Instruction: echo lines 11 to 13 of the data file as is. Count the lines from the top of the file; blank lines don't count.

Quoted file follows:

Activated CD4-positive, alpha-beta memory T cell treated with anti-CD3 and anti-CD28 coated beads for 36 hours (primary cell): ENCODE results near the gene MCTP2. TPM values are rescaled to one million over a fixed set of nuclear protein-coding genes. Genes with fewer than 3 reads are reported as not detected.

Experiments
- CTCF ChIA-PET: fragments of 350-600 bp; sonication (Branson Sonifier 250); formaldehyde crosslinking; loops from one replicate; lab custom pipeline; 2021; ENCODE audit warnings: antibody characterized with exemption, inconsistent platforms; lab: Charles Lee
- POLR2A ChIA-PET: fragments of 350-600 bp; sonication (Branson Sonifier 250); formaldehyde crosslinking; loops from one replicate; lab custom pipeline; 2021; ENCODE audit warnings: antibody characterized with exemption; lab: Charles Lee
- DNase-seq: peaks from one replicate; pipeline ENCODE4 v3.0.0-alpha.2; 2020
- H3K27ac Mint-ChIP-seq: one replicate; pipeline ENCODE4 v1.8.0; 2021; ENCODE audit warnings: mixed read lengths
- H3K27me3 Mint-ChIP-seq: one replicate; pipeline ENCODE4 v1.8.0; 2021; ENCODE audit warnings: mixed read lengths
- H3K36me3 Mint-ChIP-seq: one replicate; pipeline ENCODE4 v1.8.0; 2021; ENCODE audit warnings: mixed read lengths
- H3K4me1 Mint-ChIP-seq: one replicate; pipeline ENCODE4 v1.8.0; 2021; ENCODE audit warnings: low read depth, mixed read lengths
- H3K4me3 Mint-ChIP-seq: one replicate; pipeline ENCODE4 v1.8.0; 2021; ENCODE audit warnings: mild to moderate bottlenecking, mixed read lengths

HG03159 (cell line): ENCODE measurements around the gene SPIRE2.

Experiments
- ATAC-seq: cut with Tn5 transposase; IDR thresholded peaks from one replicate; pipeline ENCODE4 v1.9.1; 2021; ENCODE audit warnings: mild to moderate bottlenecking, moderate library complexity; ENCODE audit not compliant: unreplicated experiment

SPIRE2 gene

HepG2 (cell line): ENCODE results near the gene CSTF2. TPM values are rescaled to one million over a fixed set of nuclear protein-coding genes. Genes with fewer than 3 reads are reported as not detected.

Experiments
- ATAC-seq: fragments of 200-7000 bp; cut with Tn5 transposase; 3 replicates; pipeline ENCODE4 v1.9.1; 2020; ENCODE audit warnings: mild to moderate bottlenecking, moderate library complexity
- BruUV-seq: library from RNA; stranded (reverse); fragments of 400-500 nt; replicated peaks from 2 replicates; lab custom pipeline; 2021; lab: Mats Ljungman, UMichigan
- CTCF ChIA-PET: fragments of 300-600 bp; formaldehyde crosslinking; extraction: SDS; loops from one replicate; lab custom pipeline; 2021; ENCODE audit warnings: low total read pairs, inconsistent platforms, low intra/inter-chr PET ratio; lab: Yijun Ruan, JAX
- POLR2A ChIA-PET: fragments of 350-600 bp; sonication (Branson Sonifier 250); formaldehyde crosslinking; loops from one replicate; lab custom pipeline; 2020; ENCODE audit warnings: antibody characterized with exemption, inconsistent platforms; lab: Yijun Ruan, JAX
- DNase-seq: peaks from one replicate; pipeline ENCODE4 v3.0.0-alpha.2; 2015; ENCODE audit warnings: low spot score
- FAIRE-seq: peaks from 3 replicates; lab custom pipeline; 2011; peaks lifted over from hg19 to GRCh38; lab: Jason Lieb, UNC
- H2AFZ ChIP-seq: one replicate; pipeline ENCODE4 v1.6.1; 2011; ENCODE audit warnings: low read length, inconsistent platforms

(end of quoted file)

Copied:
HG03159 (cell line): ENCODE measurements around the gene SPIRE2.

Experiments
- ATAC-seq: cut with Tn5 transposase; IDR thresholded peaks from one replicate; pipeline ENCODE4 v1.9.1; 2021; ENCODE audit warnings: mild to moderate bottlenecking, moderate library complexity; ENCODE audit not compliant: unreplicated experiment